Perhaps Interrail’s fullest potential is yet to be realised. It’s a gift which allows us to escape the rush of modernity and to rediscover a slower Europe.
Get on board
What better way to slip from work into retirement than with a three-month pass allowing the freedom to roam Europe? At current prices, anyone aged 60 or over would pay €974 for a three-month first-class pass. That’s around €10 a day.
And with a special flash sale to mark the half-century, available to 11.59pm on May 10, prices for one-, two- and three-month ‘global passes’ are halved.
Interrail has equally been discovered by families. Two adults with two children (aged 8 and 10, by way of example) will pay €604 for passes giving the group of four unlimited second-class rail travel for seven days within a month across more than 30 countries.
The available network extends from the far north of Scandinavia to the Mediterranean, from western Ireland to Turkey’s border with Iraq. Of those European countries with regular scheduled passenger trains, Interrail is valid in all but six of them. The exceptions are Russia, Belarus, Ukraine, Moldova, Kosovo and Albania.
The westernmost station to which a pass can be used is Tralee in Co Kerry, at more than 9.5 degrees west of Greenwich. The eastern extremity of pass validity is in eastern Turkey, at over 44 degrees east.
The northernmost rail route where passes are valid is the line from Abisko in northern Sweden to the Norwegian port of Narvik. There the railway runs to over 68 degrees north.
In the long-gone days when Morocco was covered by Interrail, it was possible to ride the rails all the way to Marrakech, but these days the southernmost station covered by Interrail is Algeciras in southern Spain: just over 36 degrees north, and thus just pips Äskenderun in Turkey’s Hatay region, which is a shade closer to the North Pole.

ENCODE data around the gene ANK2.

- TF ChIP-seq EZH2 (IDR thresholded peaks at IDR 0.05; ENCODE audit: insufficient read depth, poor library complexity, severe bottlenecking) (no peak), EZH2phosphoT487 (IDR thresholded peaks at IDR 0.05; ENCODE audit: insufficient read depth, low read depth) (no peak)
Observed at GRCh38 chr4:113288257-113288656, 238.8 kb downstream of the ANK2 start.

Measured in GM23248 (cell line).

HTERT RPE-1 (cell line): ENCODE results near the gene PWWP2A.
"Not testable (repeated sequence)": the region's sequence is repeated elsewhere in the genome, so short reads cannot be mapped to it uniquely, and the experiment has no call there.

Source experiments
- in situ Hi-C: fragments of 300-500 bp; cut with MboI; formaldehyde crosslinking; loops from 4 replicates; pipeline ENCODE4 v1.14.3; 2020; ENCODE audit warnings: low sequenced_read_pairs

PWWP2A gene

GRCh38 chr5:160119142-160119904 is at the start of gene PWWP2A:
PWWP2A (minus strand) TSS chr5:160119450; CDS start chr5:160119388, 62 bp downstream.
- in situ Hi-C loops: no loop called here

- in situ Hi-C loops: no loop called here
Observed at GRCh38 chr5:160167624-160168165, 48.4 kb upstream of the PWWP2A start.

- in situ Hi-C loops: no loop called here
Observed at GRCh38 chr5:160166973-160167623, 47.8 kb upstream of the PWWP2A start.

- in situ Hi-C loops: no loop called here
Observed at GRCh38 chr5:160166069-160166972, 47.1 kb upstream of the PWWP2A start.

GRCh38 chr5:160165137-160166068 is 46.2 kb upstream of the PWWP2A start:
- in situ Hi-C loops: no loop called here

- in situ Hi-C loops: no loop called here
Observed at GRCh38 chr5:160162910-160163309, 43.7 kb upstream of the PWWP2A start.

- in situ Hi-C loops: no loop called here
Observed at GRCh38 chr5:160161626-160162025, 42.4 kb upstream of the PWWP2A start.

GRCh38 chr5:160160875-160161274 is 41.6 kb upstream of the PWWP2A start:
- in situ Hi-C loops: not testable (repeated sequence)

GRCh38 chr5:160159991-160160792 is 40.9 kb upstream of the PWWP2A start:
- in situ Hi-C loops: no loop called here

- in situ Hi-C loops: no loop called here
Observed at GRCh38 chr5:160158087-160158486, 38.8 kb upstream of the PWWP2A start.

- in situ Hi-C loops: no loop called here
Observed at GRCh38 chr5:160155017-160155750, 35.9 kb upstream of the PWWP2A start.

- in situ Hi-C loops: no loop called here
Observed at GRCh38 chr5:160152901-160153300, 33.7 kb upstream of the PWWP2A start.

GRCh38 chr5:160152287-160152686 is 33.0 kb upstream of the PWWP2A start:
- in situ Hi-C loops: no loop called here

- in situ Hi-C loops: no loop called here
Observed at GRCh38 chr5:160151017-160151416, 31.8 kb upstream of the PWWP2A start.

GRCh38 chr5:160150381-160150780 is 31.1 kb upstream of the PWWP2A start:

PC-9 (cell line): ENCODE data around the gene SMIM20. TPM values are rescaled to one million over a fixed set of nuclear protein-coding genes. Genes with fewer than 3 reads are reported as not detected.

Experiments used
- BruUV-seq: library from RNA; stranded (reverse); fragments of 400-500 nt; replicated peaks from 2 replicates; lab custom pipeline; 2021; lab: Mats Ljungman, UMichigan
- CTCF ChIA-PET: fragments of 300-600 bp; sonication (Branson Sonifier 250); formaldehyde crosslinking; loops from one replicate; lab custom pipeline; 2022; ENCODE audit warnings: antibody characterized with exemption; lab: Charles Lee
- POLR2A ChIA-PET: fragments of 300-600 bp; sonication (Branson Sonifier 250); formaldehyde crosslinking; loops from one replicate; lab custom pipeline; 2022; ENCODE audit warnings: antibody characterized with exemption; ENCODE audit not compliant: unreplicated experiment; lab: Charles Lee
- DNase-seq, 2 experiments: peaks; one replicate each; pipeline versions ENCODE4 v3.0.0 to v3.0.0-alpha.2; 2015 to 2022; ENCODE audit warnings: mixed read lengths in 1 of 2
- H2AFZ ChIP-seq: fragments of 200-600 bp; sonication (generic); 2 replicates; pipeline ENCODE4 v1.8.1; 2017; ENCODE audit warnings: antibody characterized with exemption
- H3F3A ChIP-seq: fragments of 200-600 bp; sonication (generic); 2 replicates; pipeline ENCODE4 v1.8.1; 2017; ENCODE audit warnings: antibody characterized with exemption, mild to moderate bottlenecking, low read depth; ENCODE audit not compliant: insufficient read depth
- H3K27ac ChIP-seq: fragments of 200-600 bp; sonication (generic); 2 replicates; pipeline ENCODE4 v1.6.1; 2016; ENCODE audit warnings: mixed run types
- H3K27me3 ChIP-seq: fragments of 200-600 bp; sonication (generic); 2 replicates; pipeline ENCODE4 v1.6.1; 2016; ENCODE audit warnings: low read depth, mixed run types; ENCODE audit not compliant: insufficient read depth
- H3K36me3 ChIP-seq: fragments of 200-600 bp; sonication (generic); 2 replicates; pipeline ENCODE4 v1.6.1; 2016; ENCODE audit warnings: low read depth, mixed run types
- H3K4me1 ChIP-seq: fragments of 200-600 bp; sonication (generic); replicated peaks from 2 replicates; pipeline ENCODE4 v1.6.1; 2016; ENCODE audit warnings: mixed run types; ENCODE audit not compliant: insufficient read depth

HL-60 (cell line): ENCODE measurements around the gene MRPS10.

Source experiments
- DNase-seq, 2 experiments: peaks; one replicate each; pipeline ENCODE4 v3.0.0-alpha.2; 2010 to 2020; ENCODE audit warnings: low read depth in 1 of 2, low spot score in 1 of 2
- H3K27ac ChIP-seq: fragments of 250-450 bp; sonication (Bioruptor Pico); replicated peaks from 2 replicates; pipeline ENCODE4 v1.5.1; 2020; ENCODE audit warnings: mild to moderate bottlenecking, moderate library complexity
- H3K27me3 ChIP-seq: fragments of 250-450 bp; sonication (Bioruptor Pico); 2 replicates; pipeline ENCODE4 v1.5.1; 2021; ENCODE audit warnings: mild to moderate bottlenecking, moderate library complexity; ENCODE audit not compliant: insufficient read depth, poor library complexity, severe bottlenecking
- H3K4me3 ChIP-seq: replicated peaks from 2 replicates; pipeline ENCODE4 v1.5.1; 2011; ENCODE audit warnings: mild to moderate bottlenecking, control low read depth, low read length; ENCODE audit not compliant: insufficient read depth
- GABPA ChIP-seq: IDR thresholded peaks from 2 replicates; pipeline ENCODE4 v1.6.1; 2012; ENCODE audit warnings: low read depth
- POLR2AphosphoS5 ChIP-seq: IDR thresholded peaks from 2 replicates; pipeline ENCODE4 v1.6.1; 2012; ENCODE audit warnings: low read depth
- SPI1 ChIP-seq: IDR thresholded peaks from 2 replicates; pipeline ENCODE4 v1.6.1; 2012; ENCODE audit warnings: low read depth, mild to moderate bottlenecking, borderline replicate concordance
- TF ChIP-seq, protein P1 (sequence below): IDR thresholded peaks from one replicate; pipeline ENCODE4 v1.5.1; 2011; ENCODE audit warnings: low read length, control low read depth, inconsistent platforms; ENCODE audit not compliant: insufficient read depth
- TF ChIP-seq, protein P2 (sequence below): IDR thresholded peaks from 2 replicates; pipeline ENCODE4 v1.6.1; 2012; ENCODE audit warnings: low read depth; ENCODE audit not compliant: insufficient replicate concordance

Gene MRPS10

Over 32 degrees of latitude and almost 54 degress of longitude just waiting to be discovered – and the perfect challenge for anyone using a three-month Interrail pass. Has anyone has ever reached Interrail’s four cardinal points in a single trip?
1972 – Interrail launches as a one-month, second-class pass for under-21s, valid in 21 countries.
1976 – Age limit increases to 23. East Germany drops out of the scheme but Romania and Morocco join.
1979 – Age limit increases to 29 and a new senior pass is offered, including a first-class option.
1989 – First restricted offer of passes for people of all ages, initially only trialled in Nordic countries.
1994 – Now that there are 29 participating countries, zonal passes are introduced covering separate parts of Europe. There is a choice of a one-month pass covering multiple zones, but now, for the first time, a 15-day pass covering just a single zone is available.
1998 – ‘Not just for youths with smelly socks’: Interrail drops all age limits.
2007 – The zonal system is dropped, with the choice now being between the global pass valid right across Europe or a single-country Interrail pass. This new range of one-country passes effectively replaces the former EuroDomino range of tickets which allowed unlimited rail travel within a single country.
2010 – New youth-adult-senior pricing structure, with wider availability of first-class passes.
2015 – New family offer with children under 12 travelling for free with an adult.
2018 – Discover EU programme starts, offering complimentary passes to 18-year-old Europeans.
2019 – Interrail and Eurail schemes effectively converge, while still retaining distinct brand identities. Lithuania joins the scheme. Britain talks about leaving, but then backtracks and stays.
2020 – Cautious launch of the very first mobile passes. Estonia and Latvia join the scheme.
2021 – Mobile passes are chosen by 96 percent of travellers purchasing Interrail.
2022 – Europe marks 50 years of Interrail, though in a muted way against the backdrop of war in Ukraine.